24 Nov 2011
Bandile Mdlalose of Abahlali baseMjondolo (The South African Shack Dwellers Movement) said that most people think of climate change as a future crisis, but "we at Abahlali baseMjondolo think of it as a crisis that is affecting us now."
She argued that the media should go directly to poor communities to learn first hand how climate change is affecting them. Often the media reports on official positions and perspectives from government, which tends to promote government's so-called green agenda. However, they miss out on reporting on the actual environments that poor people are forced to live in, thus only telling half the story, i.e., the full picture does not emerge.
People need to know what is happening at a grassroots level Mdlalose said, adding that the language of climate change needs to be simplified and linked to the daily struggles of poor people.
Mdlalose made these remarks at a roundtable discussion, which sought to ascertain how the South African media is reporting on climate change in the run up to COP17. The roundtable was co-hosted by the Friedrich Ebert Stiftung South Africa Office and the South African Civil Society Information Service. It took place on November 11, 2011.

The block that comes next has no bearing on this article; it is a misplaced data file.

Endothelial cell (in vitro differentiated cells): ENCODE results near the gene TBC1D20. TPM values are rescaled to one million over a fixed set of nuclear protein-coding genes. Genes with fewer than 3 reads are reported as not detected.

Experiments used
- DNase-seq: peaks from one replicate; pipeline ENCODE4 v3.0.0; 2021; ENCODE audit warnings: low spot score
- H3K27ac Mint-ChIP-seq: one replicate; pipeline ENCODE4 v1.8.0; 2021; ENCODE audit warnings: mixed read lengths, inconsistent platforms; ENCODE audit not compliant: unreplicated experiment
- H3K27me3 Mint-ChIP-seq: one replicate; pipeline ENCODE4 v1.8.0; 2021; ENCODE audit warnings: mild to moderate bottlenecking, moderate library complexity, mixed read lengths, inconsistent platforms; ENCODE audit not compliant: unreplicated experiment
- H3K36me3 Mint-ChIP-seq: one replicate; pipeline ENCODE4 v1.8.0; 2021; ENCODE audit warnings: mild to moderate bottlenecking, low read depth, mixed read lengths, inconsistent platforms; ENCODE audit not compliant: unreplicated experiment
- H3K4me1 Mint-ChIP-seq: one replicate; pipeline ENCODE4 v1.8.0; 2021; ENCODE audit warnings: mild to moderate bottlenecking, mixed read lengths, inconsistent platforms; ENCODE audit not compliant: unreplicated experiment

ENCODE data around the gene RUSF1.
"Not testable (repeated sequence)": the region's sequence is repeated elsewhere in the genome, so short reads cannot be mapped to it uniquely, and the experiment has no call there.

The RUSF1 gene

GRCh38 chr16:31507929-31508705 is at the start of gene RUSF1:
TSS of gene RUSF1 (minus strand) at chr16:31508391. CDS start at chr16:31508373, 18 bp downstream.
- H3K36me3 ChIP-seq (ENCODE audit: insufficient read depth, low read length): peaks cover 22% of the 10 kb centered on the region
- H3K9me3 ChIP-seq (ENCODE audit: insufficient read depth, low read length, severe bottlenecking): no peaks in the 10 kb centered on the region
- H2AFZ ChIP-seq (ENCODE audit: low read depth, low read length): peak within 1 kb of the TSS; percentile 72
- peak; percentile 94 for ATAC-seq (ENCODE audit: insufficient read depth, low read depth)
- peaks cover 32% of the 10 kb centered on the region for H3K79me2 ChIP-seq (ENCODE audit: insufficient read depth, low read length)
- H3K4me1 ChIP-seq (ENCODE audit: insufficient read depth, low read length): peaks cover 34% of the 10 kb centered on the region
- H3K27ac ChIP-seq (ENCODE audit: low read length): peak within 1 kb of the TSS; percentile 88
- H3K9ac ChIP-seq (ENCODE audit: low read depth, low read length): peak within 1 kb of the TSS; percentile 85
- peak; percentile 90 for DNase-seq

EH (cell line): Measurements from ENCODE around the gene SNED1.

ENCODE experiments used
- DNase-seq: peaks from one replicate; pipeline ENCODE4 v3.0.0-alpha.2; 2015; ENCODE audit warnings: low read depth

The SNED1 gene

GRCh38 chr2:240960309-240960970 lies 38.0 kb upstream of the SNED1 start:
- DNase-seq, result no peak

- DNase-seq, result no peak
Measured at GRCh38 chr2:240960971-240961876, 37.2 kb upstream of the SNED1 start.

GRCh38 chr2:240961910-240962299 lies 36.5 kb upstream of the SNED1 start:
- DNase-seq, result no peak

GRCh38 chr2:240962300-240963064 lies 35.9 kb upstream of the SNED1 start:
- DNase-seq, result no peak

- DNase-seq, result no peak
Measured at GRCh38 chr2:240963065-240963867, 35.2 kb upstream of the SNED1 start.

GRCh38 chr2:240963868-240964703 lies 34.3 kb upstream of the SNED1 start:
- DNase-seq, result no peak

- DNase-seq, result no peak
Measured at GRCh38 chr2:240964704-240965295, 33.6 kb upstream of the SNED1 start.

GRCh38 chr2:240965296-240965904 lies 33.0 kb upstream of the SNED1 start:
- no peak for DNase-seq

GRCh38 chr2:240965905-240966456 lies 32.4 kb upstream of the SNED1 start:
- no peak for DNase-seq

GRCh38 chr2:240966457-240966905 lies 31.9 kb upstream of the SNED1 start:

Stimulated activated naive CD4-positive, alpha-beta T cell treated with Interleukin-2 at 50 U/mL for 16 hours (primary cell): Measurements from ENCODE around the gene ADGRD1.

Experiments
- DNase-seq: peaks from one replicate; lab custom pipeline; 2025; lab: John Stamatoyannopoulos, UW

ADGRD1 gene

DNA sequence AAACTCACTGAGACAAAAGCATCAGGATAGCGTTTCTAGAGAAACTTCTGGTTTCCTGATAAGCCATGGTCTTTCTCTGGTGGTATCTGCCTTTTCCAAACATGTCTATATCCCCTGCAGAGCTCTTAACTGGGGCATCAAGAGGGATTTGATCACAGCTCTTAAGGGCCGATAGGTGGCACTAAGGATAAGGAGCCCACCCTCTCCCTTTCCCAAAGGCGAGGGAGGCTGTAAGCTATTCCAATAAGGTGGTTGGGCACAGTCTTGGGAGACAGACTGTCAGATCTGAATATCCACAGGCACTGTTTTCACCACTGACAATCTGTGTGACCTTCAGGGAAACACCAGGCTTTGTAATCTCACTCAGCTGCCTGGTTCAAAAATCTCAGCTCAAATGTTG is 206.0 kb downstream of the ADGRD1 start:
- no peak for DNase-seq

Keynote speakers at the event included: Brendan Boyle (Editor, Daily Dispatch), Sue Blaine (Environment and Development Editor, Business Day), Prof. Herman Wasserman, (Deputy Head of the School of Journalism and Media Studies at Rhodes University), Bobby Peek (Director, Groundwork) and Saliem Fakier (Head of the Living Planet Unit at the World Wildlife Fund and SACSIS columnist).
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